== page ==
Cyril Ramaphosa faces impeachment calls over money stolen from his ranch


Johannesburg, South Africa
CNN

Cyril Ramaphosa was elected to root out corruption. Now, he could be forced to resign over allegations that he Covering up the theft A huge amount of money from his lucrative game farm, which – by his own admission – was stuffed into a leather couch.

President of South Africa He is being investigated in an ongoing scandal linked to the theft of more than $500,000 in cash from his game farm in 2020. The money was stuffed inside a leather sofa as per the commission’s investigation.

The commission, chaired by a former chief justice, found that the crime had not been reported to the police and that there was a “deliberate decision to keep the investigation secret”.

Former South African intelligence chief Arthur Fraser alleged that the theft occurred with the complicity of a domestic worker and claimed that the theft was hidden from the police and the Revenue Service. Fraser, whose allegations are detailed in Investigation reportRamaphosa said the perpetrators paid for their silence.

Ramaphosa asserted that the money was from the sale of buffaloes on his farm in Fala Fala to a Sudanese businessman, and that the theft had been reported to the Chief of Presidential Security.

The president also disputes Fraser’s claims that the amount hidden on his ranch was more than $4 million.

“Some cast suspicion on me and the money. I want to assure you that all of this was money from the proceeds of selling animals. I didn’t steal money from anywhere. Whether it was from our taxpayers, whether it was from anyone. I never did that.” “You’ll never do that,” he said while addressing members of the ruling African National Congress party in June this year.

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He is a well-known owner and trader of rare buffaloes, livestock and other wildlife, and has become a millionaire through his buffalo ranch.

The commission found that the explanations given by Ramaphosa were not yet sufficient and that he could have violated the constitution and oath of office by obtaining a second income as president.

Senior ANC leaders are due to meet later on Thursday to discuss the report. While the party has a “stand down” rule for misconduct, ANC national spokesman Paul Mabe told local television it only applied to those “criminally charged”. . . ”

Ramaphosa was recently honored at Buckingham Palace for the first state visit hosted by King Charles, but closer to home, scandal threatens to end his political career, with speculation swirling around the country’s political circles that he might step down.

The ANC’s electoral conference to select its leadership is scheduled for mid-December, but it is likely to be dominated by problems for the president.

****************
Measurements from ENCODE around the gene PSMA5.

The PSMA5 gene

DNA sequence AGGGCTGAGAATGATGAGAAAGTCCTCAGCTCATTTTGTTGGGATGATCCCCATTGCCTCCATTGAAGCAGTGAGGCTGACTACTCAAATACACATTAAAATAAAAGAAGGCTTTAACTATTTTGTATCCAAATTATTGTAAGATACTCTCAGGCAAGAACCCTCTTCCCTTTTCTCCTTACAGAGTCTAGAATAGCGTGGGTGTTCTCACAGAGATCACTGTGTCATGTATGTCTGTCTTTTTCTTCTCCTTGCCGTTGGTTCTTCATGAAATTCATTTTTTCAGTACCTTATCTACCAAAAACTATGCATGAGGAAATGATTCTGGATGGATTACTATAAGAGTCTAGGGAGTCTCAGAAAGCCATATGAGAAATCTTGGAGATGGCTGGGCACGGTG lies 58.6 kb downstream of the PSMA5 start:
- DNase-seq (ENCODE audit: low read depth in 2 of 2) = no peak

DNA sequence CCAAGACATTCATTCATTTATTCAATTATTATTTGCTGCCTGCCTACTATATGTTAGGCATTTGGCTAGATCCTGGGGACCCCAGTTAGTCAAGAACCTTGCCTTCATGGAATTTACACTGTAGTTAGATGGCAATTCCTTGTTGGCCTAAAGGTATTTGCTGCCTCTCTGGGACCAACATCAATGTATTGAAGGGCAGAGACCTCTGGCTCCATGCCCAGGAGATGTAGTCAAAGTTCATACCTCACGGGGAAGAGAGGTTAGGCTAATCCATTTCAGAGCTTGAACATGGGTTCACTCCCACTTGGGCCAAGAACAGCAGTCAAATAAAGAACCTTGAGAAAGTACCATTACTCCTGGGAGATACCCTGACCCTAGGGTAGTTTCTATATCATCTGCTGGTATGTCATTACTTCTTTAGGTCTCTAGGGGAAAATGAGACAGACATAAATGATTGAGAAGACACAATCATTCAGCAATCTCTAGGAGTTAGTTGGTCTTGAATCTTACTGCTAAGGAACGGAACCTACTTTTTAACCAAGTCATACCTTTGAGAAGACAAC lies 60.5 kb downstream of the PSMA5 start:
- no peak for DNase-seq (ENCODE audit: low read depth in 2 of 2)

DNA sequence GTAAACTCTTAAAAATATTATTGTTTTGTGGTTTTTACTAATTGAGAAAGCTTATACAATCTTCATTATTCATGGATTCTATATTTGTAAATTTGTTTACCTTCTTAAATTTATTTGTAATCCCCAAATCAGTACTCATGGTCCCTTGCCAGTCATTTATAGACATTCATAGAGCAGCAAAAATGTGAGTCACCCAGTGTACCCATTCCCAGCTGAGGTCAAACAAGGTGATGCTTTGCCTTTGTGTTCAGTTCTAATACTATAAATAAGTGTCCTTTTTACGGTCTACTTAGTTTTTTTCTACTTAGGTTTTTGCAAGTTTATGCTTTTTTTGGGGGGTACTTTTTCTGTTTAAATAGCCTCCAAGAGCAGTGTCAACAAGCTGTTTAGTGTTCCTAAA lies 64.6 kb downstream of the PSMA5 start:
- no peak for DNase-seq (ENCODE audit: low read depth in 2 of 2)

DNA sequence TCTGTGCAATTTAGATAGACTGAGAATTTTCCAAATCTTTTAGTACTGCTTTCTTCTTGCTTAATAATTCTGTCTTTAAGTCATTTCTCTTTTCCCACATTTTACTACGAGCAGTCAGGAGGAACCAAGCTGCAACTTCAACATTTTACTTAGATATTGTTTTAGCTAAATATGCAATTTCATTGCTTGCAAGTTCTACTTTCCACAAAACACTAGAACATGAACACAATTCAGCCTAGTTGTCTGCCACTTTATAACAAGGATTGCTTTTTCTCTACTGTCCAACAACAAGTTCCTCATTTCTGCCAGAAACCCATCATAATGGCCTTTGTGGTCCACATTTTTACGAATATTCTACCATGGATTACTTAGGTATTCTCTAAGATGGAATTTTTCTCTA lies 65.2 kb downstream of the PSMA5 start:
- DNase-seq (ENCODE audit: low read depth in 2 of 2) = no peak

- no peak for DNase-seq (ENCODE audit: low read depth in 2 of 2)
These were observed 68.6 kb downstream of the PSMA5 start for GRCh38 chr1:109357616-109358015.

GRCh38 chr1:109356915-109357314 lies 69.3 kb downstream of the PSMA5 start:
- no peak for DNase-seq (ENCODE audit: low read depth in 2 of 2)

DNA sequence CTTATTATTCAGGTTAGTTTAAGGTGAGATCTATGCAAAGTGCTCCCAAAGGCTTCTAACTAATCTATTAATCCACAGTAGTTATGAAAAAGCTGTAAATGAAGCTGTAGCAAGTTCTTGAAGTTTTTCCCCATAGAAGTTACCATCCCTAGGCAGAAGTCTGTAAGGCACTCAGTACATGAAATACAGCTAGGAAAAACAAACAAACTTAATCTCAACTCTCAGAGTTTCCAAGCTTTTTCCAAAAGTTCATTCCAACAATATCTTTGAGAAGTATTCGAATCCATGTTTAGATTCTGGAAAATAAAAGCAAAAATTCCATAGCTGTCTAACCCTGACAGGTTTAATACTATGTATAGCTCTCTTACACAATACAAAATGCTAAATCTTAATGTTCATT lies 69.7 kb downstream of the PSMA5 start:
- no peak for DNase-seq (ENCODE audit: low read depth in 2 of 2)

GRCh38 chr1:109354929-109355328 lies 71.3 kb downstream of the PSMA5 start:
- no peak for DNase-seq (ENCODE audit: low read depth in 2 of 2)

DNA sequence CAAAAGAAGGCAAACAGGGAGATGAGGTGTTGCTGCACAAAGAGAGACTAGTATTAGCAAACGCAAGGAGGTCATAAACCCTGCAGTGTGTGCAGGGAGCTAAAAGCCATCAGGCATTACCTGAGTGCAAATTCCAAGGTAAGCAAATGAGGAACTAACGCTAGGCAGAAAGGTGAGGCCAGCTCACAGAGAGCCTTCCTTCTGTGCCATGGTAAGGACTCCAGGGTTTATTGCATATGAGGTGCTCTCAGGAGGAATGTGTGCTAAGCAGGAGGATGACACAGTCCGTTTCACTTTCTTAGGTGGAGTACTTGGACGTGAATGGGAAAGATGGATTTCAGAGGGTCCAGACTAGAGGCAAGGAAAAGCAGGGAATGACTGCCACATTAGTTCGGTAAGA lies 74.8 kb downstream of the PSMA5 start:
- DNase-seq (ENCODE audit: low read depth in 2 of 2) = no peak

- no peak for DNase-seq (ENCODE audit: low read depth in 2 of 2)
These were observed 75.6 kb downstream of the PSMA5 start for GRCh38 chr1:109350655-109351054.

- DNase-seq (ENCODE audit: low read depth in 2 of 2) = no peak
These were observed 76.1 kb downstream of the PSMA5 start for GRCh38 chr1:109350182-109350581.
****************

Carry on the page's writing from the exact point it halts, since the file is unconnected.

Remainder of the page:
South Africa’s official opposition leader was quick to call for impeachment and snap elections.

The report is clear and unambiguous. President Ramaphosa has likely breached a number of constitutional provisions and has a case to answer. “The impeachment proceedings related to his conduct must continue, and he will have to provide much better and more comprehensive explanations than we have given thus far,” said John Steenhausen, leader of the Democratic Alliance.

The committee was appointed by the Speaker of Parliament following a proposal from a smaller opposition party.

The report will be considered by the National Assembly and may initiate impeachment proceedings – although the ANC retains a majority of seats.

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Ramaphosa took office after his predecessor, Jacob Zuma, was forced to resign over multiple allegations of corruption.

A former labor union president and multi-millionaire from his business career, Ramaphosa has said repeatedly that fighting corruption is a priority of his presidency.

But the ANC has, by all accounts, been riven by factional politics during its tenure. Some allies of former President Zuma are now publicly calling for Ramaphosa to step down.

Shortly after the report’s findings were published, Ramaphosa’s office reiterated its statement to the committee, “I have endeavored throughout my term as President, not only to keep an oath but to set an example in respect for the Constitution and its institutions, for legal and legal process. I categorically deny that I have violated this oath.” In no way, and likewise, do I plead guilty to any of the allegations made against me.”

The presidential office said Ramaphosa would study the report and make an announcement “at the appropriate time”.

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